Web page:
Bernard-Henri Levy, the staunchest possible opponent of the “utopian” style of revolution (say, like that of Pol Pot and the Khmer Rouge, who wanted to turn the clock back to “year zero” and restructure society entirely), is still an admirer of 1968.  Not every aspect, of course — but he sees the uprisings as an anti-totalitarian move, the time when the Left finally gave up the insanity of Stalinism (1968 was, after all, also the year of the Prague Spring).  

Obviously, the uprisings were a complete failure, completely unable to upset the bourgeois status quo in the West, or to stem the tide of Soviet tanks in the East.  The Vietnam War plugged on, the Soviet Union would peter out slowly over the next twenty years, and certainly The Young did not reform society as they hoped.  

So, is the whole thing dead?  Did 1968 silence the revolutionary dream forever?  Is that dream always the same?

I would tentatively answer “no” to all those questions.  The issue in Greece may be different, but the circumstances are similar: a center-right government, unremarkable for repression, nevertheless makes explicit its foundation upon a barely-restrained ocean of violence; students, being young and being students, take umbrage and begin to take action.  This is qualitatively different from the riots in the banlieus of Paris a few years ago, where a cauldron of unrest simply overflowed into mass property destruction.  Again, there has been destruction in Greece, but also the protests mentioned above.  

So the defeat of 1968 was not necessarily forever.  I would also argue that the revolutionary dream is not always the same.  The much-reviled Hugo Chavez, for instance, makes use of revolutionary rhetoric but has honored democracy even when his personal governmental plans were rejected (and many of them were rejected rightly — if Chavez truly believes in Socialism for the 21st Century, he should be content to leave his movement with a successor).  This is absolutely different from another revolutionary state, Cuba, where the media is utterly repressed and governmental change is impossible.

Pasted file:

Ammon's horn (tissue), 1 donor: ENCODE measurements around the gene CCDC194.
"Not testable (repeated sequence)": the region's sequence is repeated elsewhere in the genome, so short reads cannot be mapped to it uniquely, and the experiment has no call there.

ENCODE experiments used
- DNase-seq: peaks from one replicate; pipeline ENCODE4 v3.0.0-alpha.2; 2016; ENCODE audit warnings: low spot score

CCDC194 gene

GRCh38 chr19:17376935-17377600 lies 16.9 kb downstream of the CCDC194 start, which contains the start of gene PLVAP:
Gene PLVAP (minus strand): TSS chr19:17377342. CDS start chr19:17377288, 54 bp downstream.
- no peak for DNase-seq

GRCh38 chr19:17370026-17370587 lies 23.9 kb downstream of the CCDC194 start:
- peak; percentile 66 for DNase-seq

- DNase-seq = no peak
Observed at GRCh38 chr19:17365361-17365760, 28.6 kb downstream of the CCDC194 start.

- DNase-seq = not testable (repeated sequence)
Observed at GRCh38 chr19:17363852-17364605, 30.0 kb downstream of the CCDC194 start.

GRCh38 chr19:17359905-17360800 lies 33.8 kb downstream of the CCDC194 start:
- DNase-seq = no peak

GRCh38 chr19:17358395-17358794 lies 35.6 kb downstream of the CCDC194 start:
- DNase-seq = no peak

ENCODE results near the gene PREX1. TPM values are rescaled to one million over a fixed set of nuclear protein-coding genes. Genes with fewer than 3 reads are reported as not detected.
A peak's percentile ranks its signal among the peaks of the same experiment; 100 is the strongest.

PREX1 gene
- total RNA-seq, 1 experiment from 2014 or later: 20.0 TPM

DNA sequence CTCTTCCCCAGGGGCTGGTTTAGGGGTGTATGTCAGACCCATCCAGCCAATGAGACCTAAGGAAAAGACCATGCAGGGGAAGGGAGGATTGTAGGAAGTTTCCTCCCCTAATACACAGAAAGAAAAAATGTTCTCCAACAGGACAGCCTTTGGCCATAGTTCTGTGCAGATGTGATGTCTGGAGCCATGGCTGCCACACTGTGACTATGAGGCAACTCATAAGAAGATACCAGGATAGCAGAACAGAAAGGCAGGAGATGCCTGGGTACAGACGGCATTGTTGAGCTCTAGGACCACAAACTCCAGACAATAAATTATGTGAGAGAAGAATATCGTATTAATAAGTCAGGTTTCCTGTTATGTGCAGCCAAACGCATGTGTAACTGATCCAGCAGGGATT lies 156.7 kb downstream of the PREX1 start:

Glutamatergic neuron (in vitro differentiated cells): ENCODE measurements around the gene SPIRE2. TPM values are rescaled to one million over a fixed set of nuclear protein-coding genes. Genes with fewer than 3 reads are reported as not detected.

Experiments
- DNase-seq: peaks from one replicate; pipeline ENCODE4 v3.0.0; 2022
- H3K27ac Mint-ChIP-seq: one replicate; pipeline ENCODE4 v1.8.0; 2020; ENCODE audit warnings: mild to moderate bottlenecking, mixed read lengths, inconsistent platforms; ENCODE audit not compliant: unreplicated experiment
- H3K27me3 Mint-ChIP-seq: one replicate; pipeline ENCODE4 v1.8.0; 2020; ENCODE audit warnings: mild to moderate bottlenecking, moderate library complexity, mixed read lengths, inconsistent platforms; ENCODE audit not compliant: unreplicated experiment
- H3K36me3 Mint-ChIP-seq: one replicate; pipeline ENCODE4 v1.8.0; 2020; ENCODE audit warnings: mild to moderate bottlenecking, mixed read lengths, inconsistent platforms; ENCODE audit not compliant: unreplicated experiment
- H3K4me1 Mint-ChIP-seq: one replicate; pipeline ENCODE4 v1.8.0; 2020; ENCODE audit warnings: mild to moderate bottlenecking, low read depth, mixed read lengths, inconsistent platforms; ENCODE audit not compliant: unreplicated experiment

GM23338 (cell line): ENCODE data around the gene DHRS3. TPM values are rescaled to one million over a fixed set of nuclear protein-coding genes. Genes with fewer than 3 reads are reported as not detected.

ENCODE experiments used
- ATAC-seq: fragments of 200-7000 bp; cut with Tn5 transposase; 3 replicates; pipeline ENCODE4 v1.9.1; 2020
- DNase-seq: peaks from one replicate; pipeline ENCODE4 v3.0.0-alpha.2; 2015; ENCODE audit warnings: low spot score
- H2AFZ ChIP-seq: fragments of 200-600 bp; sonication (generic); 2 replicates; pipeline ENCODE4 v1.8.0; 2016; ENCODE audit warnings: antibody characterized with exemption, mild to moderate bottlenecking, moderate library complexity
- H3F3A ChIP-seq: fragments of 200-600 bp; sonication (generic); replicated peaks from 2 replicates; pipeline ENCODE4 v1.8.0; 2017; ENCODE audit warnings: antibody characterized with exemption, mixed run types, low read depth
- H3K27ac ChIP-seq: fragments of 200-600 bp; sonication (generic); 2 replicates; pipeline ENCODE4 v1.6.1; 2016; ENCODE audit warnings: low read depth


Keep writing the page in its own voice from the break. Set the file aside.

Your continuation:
Ultimately, this does boil down to governmental change.  Democracy ought to work by means of voting, absolutely.  But nowhere is it written that democracy is identical to voting.  There does come a time when governments must be overthrown.  Certainly we are nowhere near that point, and I doubt whether Greece is, either.  But I do believe that most of us, not finding ourselves too burdened or oppressed by the government, accept it even when it acts against our own, and against the nation’s, interests.  It is not aberrant or criminal for democracy to burst out of its usual self-imposed limits and force its elected leaders (who can and must be recalled as soon as they betray the public trust) to wake up and listen to the people.  All of our center-right, status-quo, middle class Western democracies tend to keep the peace and honor the vote, but they are also fond of showing the basis of their power: police sovereignty, the state of exception, state-sanctioned torture, secret prisons, harsh treatment of youth (as in Greece), and so on.  

“Sovereign is he who decides on the state of exception,” wrote the Nazi Carl Schmitt.  This power — the declaration of emergency states, the placing of bodies into a perpetual status of arrest, the reduction of a human life (with all its attendant rights) to bare life, is a terrifying power.  Who holds it?  In our own country, the executive branch holds it, together with its department of justice, and congress has shown next to no interest in checking it (except for a few warriors like Chris Dodd, who’s increasing difficulties with the financial crisis prove that, as usual, it is money that will bring down those who could have been our best and brightest).  In other words, you and I do not hold this power.  In fact, were we unlucky enough to share a name or a skin color with a suspected terrorist, we could feel it ourselves.  

I am not suggesting revolution here.  Our president-elect has, thank God, promised to order a close to Guantanamo, one of our great national embarrassments.  But when our government — especially the executive, or the unelected Supreme Court — makes reckless decisions in the name of “security” or what-have-you, decisions in which we should by right have a say, I believe it is our duty to use the voice — one of the few weapons held in common by all, and fortunately mostly unchecked in the US — to let it be known that we do not want to cede the “state of exception” to a unitary executive.  This opposition to the hoarding of powers, I think, and the realization that liberty can be stolen piece by piece without anyone noticing, is the true spirit of the popular demonstration, the thing that we cannot afford to allow to lie dead with the other dreams of 1968.

Your thoughts?